One of the best ways to tell if a business owner has a handle on the difference between macro and micro marketing is their answer to this age-old question:
Who is your target audience?
Those business owners who answer, “Everyone!” are likely the ones struggling. Why?
Successful marketing campaigns are, most typically, ones that speak to a specific group of people and can entice that group of individuals to take action. We call this micro marketing.
Micro Marketing versus Macro Marketing
What’s the difference between micro marketing and macro marketing?
- Micro Marketing – When brands target their advertising and promotions to a small, specific audience to maximize their marketing resources
- Macro Marketing – How brands address a larger audience, including considerations like consumer behavior and global ad spending
Macro marketing has its place in the marketing ecosystem – we don’t dispute that. That’s why multi-million dollar brands continue to throw cash at things like television ads and celebrity influencers. Because sometimes, these investments contribute positively to their brand awareness and affinity.
But when you’re operating a local business with a more “micro” budget, investing in TV ads and social media influencers may not be a feasible option.
That’s where micro marketing comes in. Though it may seem like more work to target smaller segments, the rewards can be huge.
4 Smart Micro Marketing Tactics for Small Businesses
1. Own your niche.
Have you taken a look at the competition lately? Many local businesses operate in highly competitive spaces. Chances are if you run a local business, you’re competing for customers within a specific geographic area every single day. And you’re not the only business doing it.
How do you stand out? If you’re successful, it’s probably because you’ve found a niche within your product or service category that helps you get chosen over the local competition. So do your best to own that niche!
If you want to own your niche, you first need to identify it. Think about what makes you different, and jot down a few terms that convey that. Incorporate these terms into the marketing tools that get you found online, like online business listings, your website, your social media business pages and any advertising you do.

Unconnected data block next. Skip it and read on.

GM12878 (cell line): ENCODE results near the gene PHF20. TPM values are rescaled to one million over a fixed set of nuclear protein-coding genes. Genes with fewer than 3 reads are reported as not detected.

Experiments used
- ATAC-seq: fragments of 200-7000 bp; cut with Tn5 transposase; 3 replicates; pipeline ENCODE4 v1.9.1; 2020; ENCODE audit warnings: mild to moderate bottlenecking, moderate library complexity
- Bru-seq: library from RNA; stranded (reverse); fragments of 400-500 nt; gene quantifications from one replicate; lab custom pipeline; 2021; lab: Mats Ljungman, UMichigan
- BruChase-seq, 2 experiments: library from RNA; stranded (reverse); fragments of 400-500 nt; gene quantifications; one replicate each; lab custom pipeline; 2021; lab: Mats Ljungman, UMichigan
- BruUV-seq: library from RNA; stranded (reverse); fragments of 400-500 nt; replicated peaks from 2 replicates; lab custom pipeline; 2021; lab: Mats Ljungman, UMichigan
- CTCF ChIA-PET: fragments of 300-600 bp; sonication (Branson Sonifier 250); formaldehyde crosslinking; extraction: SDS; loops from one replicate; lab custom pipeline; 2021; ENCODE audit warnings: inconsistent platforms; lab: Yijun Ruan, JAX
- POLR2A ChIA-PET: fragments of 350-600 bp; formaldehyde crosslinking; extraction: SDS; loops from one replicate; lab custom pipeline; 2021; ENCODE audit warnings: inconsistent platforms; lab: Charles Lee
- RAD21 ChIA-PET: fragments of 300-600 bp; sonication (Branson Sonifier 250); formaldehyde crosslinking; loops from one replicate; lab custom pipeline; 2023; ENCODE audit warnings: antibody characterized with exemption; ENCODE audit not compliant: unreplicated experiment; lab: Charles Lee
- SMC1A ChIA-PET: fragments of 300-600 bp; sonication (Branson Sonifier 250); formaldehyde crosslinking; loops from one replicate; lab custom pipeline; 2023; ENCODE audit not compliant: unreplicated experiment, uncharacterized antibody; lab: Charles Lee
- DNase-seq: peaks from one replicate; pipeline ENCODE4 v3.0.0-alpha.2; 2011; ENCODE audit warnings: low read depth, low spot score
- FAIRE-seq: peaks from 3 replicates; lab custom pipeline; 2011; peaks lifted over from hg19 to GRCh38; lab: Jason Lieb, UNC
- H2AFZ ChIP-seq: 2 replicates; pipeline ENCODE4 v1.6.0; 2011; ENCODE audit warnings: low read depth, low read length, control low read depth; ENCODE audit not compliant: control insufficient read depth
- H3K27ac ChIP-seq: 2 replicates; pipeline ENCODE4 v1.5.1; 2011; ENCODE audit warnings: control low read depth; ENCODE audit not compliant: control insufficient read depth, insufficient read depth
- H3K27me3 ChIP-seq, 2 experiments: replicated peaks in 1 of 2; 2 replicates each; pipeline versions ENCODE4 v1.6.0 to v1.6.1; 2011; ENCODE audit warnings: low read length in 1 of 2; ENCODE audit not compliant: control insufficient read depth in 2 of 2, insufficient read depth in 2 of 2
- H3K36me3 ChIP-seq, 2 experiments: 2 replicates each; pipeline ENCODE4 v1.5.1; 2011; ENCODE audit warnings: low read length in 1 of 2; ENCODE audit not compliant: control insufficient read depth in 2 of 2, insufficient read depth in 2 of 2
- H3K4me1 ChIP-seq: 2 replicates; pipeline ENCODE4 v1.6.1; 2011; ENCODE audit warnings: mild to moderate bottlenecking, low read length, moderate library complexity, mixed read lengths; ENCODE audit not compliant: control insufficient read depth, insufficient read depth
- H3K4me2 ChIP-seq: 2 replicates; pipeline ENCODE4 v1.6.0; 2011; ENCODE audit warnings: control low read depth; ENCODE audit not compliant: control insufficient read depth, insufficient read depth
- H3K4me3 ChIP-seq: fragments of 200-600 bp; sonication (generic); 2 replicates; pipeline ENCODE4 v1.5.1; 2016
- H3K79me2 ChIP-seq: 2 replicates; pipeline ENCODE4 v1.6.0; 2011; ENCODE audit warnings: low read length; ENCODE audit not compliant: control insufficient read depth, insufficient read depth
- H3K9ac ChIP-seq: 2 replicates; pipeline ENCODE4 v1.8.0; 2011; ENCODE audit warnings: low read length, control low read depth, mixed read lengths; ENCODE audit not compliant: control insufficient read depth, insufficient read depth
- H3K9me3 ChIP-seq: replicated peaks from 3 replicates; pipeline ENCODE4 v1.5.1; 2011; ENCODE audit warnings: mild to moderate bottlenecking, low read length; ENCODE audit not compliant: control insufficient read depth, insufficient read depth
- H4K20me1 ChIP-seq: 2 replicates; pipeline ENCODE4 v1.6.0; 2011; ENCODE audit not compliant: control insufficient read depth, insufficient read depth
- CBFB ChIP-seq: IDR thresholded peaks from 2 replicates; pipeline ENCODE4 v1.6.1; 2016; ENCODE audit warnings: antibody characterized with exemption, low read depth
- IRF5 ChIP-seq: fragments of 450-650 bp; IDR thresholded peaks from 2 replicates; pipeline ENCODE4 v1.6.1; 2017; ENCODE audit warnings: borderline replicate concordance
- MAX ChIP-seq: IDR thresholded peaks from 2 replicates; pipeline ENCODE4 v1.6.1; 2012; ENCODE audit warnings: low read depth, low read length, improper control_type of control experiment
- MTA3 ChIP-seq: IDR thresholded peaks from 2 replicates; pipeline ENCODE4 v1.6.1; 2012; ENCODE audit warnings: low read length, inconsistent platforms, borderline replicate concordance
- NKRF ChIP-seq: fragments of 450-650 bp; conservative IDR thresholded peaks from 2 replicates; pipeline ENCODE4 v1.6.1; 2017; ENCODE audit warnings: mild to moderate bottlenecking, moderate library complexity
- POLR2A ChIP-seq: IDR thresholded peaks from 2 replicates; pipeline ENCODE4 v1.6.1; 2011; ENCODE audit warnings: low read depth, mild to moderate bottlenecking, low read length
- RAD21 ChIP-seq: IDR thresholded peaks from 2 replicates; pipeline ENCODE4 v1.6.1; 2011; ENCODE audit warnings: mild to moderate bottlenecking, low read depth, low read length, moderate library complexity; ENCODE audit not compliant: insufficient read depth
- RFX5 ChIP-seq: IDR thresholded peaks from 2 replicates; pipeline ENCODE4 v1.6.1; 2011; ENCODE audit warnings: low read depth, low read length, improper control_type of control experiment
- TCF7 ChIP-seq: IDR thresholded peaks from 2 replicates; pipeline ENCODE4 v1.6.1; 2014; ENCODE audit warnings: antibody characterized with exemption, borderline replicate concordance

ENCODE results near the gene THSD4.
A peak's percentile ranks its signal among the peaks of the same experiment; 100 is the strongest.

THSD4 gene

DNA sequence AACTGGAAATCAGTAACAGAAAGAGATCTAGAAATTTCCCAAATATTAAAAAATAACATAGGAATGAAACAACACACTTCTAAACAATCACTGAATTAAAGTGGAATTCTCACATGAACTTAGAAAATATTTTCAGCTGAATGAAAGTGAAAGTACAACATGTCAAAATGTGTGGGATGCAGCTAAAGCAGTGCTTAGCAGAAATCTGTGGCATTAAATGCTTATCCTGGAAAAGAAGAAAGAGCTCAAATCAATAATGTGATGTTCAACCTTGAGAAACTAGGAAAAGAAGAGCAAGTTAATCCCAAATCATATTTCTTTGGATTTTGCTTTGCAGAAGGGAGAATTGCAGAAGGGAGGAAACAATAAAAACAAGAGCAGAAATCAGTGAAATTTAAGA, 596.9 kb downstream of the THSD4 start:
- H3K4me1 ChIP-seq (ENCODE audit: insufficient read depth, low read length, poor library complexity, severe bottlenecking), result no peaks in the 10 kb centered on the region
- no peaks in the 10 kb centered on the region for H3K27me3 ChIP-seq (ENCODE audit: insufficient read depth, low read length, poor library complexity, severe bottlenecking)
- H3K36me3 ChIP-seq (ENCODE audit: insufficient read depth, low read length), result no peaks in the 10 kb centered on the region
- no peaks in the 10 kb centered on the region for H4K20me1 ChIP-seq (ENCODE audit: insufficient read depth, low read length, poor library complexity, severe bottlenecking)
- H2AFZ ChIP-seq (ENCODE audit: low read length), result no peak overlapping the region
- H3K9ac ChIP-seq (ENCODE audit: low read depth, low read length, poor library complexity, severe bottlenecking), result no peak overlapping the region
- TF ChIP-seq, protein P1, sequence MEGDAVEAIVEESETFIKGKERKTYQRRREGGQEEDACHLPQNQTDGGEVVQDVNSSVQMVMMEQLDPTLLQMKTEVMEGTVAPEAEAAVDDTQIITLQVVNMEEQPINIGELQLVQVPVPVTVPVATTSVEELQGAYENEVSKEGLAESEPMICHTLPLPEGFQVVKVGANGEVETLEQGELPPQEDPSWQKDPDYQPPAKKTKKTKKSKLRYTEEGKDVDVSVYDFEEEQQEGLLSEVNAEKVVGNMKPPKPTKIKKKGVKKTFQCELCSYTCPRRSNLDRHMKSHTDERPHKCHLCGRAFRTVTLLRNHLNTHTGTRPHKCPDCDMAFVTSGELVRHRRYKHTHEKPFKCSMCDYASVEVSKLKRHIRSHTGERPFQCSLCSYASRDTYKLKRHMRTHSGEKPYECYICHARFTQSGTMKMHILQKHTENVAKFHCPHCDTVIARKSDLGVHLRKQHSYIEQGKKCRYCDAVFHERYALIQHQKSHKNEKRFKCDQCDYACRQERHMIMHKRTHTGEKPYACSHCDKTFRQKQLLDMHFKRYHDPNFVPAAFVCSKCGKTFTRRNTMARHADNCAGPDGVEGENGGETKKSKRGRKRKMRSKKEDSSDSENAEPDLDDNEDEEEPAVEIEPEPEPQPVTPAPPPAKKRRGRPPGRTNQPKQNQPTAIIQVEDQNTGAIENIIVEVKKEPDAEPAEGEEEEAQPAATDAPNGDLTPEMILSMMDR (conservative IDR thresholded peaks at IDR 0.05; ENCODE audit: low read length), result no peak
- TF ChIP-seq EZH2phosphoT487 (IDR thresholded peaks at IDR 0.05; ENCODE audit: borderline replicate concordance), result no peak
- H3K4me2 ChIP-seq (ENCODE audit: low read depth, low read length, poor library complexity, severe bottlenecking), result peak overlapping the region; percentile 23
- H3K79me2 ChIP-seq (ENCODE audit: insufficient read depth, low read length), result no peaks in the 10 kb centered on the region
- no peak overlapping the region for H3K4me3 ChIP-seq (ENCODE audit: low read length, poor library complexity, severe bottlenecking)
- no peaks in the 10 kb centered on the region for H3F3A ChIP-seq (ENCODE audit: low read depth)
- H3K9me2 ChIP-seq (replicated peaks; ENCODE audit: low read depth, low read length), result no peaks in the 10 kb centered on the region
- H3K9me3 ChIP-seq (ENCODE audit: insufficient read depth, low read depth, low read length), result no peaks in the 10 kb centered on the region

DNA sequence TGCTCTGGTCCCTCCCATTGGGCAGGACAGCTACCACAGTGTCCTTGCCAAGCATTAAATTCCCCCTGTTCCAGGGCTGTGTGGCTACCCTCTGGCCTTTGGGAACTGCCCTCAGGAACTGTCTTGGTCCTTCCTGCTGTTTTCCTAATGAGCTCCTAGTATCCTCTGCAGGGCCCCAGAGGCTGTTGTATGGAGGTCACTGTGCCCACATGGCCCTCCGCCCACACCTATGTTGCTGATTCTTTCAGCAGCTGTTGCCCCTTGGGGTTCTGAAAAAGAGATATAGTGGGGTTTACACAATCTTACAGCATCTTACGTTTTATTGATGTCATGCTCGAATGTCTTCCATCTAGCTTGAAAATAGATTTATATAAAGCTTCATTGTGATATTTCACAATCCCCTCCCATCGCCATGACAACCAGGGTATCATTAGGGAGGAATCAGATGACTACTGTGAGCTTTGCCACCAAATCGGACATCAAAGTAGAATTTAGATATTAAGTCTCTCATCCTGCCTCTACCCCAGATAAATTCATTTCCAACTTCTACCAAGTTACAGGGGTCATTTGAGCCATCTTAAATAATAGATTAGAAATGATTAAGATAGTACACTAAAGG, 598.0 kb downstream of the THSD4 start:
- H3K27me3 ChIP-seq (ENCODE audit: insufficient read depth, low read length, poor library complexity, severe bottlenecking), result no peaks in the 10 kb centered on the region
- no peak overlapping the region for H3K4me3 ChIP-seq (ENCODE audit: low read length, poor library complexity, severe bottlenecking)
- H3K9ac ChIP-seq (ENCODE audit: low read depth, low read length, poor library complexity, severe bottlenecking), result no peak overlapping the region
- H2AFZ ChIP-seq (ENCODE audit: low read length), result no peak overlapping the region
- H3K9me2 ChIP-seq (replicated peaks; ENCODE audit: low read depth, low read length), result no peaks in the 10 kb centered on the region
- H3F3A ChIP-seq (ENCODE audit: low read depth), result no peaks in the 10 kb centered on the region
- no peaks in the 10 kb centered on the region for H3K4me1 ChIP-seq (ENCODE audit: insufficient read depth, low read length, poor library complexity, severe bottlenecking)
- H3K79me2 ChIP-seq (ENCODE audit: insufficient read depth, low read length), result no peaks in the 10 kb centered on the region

If you can describe your niche in a clear and consistent way across the web, it’ll help you show up more often when consumers search for your specific offering.
2. Run hyper-targeted Google AdWords campaigns.
Do you use Google AdWords yet? Google AdWords is one of the most popular display advertising tools out there. It’s also a great way to gauge how your marketing messages and promotions are being received by your target consumers. With a small investment, you gain access to in-depth insights on how well your ads are (or aren’t) working. Then, you can use these insights to adjust your messaging.
Need a refresher on how Google AdWords works? There’s a bidding/auction system in which you bid on your preferred price-per-click. Once you set up a campaign, you can choose your geographic location and come up with some keyword-savvy copy, Google uses these variables along with your bid to rank your ad among others for relevancy.
Pro tip: Remember, “near me” searches are way, way up, so hyperlocal, “close by”, “nearby” and “around me” searches will only continue to rise. When writing copy for your ads, make your location very clear and specific. Instead of incorporating a state name or a big city name, incorporate into your copy a few names of surrounding suburbs you want to target.
3. Super-segment your social ads.
One of the most beneficial aspects of social media advertising is social media networks’ ability to segment your audience. When compared to more traditional forms of marketing, ads on channels like Facebook and Instagram can be heavily filtered to suit your ideal customer.
Common filters include:
- Relationship status
- Career details
- Geographic location
- Interests and hobbies
- Device used
You can set these filters when you set up a campaign, along with other factors like budget and timeline. When it comes to micro marketing, it’s all about being as specific as possible!
4. Beat the big guys with even bigger customer service.
Evaluate how your company acts when you come into contact with a new lead, prospect, customer or returning customer. This is a big part of your brand, and for many of the big guys, their customer service policies make up a macro marketing strategy.
That’s where you can differentiate your business. When the big guys are looking at customer service on a macro level, you can take it to a micro level. It’s not a bad idea to have a general customer service strategy or policies. But as a small business owner, you’re uniquely positioned to provide individualized support and make a greater impact with personalized, one-on-one customer service. Empower your team members to make creative, more out-of-the-box decisions that make a difference, and lasting customer loyalty will follow.
Here’s more on beating the big guys at their own game, and how to use customer service best practices.